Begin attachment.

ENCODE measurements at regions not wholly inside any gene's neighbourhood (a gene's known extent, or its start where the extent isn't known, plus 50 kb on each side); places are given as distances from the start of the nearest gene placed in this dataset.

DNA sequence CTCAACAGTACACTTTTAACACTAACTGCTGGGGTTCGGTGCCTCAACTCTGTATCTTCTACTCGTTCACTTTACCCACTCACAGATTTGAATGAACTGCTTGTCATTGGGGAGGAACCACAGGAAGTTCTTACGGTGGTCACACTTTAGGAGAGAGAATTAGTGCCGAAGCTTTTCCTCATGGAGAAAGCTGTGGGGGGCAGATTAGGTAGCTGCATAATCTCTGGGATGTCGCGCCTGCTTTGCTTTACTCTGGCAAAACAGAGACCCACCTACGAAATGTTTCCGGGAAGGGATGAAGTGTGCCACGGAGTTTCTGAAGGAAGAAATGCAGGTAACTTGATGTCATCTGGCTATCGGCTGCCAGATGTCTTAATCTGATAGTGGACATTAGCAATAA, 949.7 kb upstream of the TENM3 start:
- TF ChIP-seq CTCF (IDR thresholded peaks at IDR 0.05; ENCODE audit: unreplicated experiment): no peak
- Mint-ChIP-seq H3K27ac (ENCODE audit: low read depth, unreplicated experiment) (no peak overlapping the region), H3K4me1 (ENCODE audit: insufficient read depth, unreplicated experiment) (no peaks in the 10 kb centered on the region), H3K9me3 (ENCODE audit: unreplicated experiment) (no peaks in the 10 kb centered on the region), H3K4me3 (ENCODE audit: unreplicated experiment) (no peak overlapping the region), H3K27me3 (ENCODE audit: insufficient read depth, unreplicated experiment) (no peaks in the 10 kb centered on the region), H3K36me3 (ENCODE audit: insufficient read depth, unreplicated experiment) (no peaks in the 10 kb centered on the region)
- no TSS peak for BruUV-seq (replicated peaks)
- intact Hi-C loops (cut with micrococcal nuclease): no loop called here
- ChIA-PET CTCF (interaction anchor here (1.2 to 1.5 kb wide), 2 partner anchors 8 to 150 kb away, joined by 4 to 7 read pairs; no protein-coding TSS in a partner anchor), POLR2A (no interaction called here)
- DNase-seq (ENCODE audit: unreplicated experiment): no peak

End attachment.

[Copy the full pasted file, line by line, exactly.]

ENCODE measurements at regions not wholly inside any gene's neighbourhood (a gene's known extent, or its start where the extent isn't known, plus 50 kb on each side); places are given as distances from the start of the nearest gene placed in this dataset.

DNA sequence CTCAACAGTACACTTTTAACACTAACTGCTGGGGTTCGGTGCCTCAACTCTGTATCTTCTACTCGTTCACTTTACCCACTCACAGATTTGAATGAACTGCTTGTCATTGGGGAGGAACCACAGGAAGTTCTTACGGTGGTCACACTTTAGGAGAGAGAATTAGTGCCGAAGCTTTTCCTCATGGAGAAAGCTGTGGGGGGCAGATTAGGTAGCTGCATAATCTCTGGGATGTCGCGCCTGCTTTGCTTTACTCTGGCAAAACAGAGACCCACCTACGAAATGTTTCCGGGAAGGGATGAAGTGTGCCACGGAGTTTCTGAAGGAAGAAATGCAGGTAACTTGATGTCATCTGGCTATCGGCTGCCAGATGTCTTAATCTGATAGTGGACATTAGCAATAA, 949.7 kb upstream of the TENM3 start:
- TF ChIP-seq CTCF (IDR thresholded peaks at IDR 0.05; ENCODE audit: unreplicated experiment): no peak
- Mint-ChIP-seq H3K27ac (ENCODE audit: low read depth, unreplicated experiment) (no peak overlapping the region), H3K4me1 (ENCODE audit: insufficient read depth, unreplicated experiment) (no peaks in the 10 kb centered on the region), H3K9me3 (ENCODE audit: unreplicated experiment) (no peaks in the 10 kb centered on the region), H3K4me3 (ENCODE audit: unreplicated experiment) (no peak overlapping the region), H3K27me3 (ENCODE audit: insufficient read depth, unreplicated experiment) (no peaks in the 10 kb centered on the region), H3K36me3 (ENCODE audit: insufficient read depth, unreplicated experiment) (no peaks in the 10 kb centered on the region)
- no TSS peak for BruUV-seq (replicated peaks)
- intact Hi-C loops (cut with micrococcal nuclease): no loop called here
- ChIA-PET CTCF (interaction anchor here (1.2 to 1.5 kb wide), 2 partner anchors 8 to 150 kb away, joined by 4 to 7 read pairs; no protein-coding TSS in a partner anchor), POLR2A (no interaction called here)
- DNase-seq (ENCODE audit: unreplicated experiment): no peak